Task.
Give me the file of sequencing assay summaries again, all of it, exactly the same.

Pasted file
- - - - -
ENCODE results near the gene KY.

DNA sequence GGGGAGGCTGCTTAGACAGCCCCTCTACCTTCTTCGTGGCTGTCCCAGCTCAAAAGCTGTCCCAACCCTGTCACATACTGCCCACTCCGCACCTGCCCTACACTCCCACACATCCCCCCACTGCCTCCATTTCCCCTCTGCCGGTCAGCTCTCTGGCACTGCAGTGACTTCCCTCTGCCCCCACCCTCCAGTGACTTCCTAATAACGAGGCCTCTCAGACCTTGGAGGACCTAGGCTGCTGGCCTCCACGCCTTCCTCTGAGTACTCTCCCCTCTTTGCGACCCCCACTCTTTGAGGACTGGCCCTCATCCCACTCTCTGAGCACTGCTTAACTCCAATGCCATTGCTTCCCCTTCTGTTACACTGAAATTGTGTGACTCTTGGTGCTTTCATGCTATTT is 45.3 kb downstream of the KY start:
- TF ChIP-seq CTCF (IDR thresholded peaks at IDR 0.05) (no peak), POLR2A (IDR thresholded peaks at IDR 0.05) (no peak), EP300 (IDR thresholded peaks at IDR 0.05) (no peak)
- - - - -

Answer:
ENCODE results near the gene KY.

DNA sequence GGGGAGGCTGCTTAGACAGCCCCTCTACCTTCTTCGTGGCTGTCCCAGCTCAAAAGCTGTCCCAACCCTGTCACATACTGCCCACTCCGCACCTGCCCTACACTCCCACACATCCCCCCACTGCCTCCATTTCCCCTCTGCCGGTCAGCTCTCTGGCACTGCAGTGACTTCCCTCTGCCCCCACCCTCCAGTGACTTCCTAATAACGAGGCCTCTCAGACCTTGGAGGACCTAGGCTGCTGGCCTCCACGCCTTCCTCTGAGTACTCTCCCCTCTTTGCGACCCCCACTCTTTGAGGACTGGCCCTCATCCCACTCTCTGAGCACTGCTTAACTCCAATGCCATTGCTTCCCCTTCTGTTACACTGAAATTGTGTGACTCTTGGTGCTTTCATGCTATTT is 45.3 kb downstream of the KY start:
- TF ChIP-seq CTCF (IDR thresholded peaks at IDR 0.05) (no peak), POLR2A (IDR thresholded peaks at IDR 0.05) (no peak), EP300 (IDR thresholded peaks at IDR 0.05) (no peak)